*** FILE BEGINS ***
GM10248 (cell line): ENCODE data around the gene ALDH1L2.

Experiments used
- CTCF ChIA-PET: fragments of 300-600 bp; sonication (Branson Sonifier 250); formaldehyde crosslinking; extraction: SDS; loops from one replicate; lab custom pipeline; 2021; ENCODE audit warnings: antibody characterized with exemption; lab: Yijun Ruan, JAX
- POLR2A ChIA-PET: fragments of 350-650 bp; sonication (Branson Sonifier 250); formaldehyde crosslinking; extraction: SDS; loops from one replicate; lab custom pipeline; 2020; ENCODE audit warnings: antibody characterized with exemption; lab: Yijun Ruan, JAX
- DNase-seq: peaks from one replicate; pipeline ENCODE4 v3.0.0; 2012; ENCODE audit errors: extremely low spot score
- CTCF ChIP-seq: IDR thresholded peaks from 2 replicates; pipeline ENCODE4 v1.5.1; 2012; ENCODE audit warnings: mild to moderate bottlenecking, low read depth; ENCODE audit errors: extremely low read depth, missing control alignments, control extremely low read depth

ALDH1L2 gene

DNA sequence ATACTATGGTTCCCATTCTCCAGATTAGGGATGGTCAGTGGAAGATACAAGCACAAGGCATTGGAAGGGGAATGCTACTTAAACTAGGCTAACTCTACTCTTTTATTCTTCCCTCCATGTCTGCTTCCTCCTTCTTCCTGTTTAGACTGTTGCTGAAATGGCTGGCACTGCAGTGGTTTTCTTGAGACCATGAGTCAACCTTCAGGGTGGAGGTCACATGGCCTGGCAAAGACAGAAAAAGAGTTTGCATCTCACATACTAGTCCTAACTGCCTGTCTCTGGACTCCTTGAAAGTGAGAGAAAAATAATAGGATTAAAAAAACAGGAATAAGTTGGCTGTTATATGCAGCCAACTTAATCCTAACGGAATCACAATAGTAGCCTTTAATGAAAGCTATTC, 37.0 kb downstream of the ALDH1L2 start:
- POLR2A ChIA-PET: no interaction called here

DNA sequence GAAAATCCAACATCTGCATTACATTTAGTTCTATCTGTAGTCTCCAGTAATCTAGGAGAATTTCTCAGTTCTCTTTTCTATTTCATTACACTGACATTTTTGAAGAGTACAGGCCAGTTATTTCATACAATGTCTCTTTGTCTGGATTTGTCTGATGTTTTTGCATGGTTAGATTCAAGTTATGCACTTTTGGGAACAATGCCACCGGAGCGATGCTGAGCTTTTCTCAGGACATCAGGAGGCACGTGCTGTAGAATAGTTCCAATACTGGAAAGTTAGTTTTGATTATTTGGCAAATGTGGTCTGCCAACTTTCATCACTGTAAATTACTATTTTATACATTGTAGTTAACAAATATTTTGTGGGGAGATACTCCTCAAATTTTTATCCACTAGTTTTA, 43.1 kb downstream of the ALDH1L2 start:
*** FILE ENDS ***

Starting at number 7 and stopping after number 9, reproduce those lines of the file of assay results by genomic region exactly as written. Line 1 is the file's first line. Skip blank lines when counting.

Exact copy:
ALDH1L2 gene

DNA sequence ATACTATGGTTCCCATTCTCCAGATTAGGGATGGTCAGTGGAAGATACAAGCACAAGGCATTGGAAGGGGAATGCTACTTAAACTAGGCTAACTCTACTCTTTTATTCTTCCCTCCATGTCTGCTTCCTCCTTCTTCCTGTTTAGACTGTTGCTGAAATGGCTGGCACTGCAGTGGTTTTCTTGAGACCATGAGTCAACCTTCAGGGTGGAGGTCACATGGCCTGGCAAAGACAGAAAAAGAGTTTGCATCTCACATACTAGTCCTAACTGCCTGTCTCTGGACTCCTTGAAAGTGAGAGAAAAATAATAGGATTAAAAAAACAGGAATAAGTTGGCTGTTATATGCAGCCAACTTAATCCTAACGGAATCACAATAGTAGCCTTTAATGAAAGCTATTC, 37.0 kb downstream of the ALDH1L2 start:
- POLR2A ChIA-PET: no interaction called here